Prosise ready to lead WPD


Waterloo’s new police chief is excited to be working in the top position of a career he’s wanted to be in  his entire grown life.

“This has been a dream of mine,” Jeff Prosise said.

The 46-year-old Waterloo Police Department veteran was sworn into the role of chief last Tuesday. He succeeds retiring chief Mike Douglas.

Prosise, a Monroe County native who graduated from Columbia High School in 1991, said he wanted to be in law enforcement since he was a junior high school student.

“I knew when I was in seventh grade,” Prosise said.

Longtime Columbia police captain Jerry Landgraf served as an inspiration to Prosise as a youngster. Landgraf died in 2005 at the age of 62.

“I just was drawn to him,” Prosise said. “I thought, ‘Wow, that’s what I want to be.’”

Prosise, who starred in football, basketball and track at CHS, attended Fontbonne University in St. Louis and played basketball there before transferring to Southwestern Illinois College to earn an associate’s degree.

After college, Prosise was hired by St. Louis County Justice Services to work at the jail in Clayton, Mo., where he worked for 2.5 years.

“I was just trying to get my foot in the door,” Prosise said. 

That’s where he met his future wife, Emily, who was also employed there at the time.

“We always say we met in jail, you know,” Prosise chuckled.

Prosise, who lived in Waterloo at the time, applied for an open patrol officer position in the Waterloo Police Department.

“They called me and offered the job,” Prosise said. “I thought, ‘This is perfect.’”

That was in January 2001.

About three years later, Prosise took the Waterloo school resource officer position and served as DARE instructor.

Eventually, a detective position opened up in the department and Prosise worked in investigations for about nine years. 

As part of that work, Prosise represented the WPD as a member of the Major Case Squad and the Southern Illinois Child Death Task Force.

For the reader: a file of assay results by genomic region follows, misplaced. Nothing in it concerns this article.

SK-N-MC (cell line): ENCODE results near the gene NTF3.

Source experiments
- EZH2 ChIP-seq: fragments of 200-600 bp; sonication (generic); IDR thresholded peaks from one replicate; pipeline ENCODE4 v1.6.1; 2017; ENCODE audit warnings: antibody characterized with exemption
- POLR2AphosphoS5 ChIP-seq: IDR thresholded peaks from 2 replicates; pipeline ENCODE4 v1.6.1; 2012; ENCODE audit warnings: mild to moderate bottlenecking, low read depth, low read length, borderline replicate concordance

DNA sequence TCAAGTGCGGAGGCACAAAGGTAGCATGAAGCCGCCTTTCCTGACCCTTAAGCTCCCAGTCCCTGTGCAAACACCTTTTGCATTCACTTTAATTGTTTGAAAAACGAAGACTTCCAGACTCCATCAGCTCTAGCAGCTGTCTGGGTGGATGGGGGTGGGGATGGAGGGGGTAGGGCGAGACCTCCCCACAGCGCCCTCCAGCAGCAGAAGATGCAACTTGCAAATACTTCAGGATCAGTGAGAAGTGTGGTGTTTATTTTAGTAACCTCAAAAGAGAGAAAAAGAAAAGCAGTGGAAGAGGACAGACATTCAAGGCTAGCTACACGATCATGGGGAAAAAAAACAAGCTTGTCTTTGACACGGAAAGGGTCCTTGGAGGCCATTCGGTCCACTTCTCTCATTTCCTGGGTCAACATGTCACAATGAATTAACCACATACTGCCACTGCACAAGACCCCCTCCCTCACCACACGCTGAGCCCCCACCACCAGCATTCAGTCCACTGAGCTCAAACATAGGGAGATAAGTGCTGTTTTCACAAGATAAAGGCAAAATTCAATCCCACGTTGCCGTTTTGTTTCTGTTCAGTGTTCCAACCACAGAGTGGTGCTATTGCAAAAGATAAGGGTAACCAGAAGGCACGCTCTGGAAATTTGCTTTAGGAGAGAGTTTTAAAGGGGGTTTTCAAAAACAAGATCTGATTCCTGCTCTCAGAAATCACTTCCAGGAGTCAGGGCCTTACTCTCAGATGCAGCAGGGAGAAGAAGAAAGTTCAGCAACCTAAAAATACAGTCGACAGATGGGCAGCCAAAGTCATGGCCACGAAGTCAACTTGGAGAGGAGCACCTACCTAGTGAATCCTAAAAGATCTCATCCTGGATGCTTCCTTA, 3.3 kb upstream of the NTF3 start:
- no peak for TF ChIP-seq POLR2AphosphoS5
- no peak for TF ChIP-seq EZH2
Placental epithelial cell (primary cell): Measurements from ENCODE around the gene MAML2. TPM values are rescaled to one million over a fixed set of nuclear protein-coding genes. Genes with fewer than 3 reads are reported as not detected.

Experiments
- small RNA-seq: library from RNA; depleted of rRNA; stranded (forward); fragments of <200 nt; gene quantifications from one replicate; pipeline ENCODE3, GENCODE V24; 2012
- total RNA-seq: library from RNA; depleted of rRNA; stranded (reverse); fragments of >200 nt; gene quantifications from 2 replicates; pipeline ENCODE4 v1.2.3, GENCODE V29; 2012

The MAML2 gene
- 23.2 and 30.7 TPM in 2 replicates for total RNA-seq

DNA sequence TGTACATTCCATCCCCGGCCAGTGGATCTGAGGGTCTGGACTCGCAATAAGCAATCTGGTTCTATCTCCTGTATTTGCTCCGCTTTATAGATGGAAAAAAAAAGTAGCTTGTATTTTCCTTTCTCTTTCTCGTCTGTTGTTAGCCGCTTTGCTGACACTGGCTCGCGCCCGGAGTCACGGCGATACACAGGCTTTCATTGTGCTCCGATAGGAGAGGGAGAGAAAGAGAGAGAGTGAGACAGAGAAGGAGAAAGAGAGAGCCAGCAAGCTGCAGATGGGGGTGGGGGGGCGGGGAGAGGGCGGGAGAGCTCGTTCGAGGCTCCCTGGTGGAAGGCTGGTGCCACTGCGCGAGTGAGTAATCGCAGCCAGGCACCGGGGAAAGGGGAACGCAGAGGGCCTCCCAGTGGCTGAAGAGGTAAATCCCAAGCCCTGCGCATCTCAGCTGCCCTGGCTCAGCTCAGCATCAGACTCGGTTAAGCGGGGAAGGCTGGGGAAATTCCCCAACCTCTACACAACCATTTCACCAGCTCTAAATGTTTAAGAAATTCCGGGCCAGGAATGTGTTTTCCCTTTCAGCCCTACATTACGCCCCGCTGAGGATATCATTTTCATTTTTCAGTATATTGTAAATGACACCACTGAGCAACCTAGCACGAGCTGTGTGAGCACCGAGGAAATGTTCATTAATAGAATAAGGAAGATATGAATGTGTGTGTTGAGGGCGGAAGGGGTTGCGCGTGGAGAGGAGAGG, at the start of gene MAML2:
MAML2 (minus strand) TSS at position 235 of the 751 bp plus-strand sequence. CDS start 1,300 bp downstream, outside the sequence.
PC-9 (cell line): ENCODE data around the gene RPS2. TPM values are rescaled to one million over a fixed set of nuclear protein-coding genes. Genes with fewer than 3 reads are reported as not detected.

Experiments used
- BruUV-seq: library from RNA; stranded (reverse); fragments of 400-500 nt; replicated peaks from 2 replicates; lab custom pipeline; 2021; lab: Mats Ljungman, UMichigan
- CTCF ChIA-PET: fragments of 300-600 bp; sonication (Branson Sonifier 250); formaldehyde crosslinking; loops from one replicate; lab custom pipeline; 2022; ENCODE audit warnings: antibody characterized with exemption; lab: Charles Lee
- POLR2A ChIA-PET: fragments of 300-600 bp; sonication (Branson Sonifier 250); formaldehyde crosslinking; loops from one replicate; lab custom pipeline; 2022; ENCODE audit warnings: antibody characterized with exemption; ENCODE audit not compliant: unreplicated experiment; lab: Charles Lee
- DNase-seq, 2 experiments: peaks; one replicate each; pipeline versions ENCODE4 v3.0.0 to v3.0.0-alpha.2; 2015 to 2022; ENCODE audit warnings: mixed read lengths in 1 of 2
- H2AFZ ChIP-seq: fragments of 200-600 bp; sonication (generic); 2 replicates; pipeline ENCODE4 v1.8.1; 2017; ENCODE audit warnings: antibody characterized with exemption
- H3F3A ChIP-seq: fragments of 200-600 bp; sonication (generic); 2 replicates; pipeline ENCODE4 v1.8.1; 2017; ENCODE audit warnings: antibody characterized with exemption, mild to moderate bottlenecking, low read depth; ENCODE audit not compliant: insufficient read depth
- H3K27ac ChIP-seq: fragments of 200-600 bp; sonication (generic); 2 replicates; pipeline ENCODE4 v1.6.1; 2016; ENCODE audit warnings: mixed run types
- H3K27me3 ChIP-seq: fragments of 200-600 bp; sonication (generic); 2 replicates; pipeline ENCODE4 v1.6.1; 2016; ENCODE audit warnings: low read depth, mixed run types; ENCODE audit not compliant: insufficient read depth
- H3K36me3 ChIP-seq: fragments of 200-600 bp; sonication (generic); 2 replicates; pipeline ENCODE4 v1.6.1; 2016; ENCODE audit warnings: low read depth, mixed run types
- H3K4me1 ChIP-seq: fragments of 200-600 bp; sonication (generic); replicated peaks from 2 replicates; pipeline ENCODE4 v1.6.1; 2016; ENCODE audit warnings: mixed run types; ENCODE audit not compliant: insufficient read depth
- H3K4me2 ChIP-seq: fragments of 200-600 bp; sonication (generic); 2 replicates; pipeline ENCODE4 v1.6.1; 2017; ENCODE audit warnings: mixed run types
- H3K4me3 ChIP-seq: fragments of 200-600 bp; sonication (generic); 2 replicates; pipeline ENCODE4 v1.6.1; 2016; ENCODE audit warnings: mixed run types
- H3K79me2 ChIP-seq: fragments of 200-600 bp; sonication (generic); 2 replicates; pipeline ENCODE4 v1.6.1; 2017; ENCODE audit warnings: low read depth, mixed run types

Being on those specialized investigative teams put Prosise on some high-profile cases.

“The (Chris) Coleman case never goes away,” Prosise said. “I mean, you never stop thinking about it.”

Following Jim Trantham’s retirement as chief in late 2016, Douglas moved into the chief’s position and Prosise was promoted to deputy chief. 

“When I got to deputy chief, I really learned a lot,” Prosise said. “When Mike took over, he said ‘I’m going to let you basically run the administrative portion of the department.’ I’m grateful for that experience.”

Prosise thanked his father, Robert, for pushing him to work hard and be a leader.

Prosise remembers his father taking him to the first day of football practice as a freshman and urging him to go out for quarterback.

“I said, “I don’t think I can do that, dad. He said, go out for it. You can do it,” Prosise said.

Prosise ended up playing quarterback throughout high school.

“That position turns you into a leader and you become focused on leading people,” Prosise said. “I believe that just continued on in my life.”

When he began his law enforcement career, Prosise’s father asked if he ever wanted to be police chief.

“I said, ‘I think I would,” Prosise told his dad at the time.

Prosise remembers his dad telling him to work hard and “it will come.”

“I’ve truly always wanted to help people,” Prosise said. “It’s like my mission. If I’m working or even if I’m off duty and I see someone who needs help, I’m drawn to it. When I help people, I feel completed.”

In addition to his parents, Robert and Marcia, Prosise and his wife have two children: Jack, 13, and Elizabeth, 20.

Prosise said he wants to get the department up to full staffing before deciding on implementing such things as a school resource officer or K-9 unit in the coming years.  There are 15 on the WPD force currently, with 17 being the desired total.

Sgt. Dane Luke has been promoted to deputy chief, Prosise added.

A main goal for Prosise is to get the department involved in the community.

“I feel like it’s rewarding, not only to the community, but self-rewarding,” Prosise said. “I think it helps (our officers) focused on the community more as they see the rewards.”

An example of this was a recent collection for Special Olympics at the Waterloo Schnucks that raised $9,000 for the organization. 

“The community is so supportive of us. It really means a lot. We’re lucky to have this community we have,” Prosise said. “I want to keep giving back to them.”

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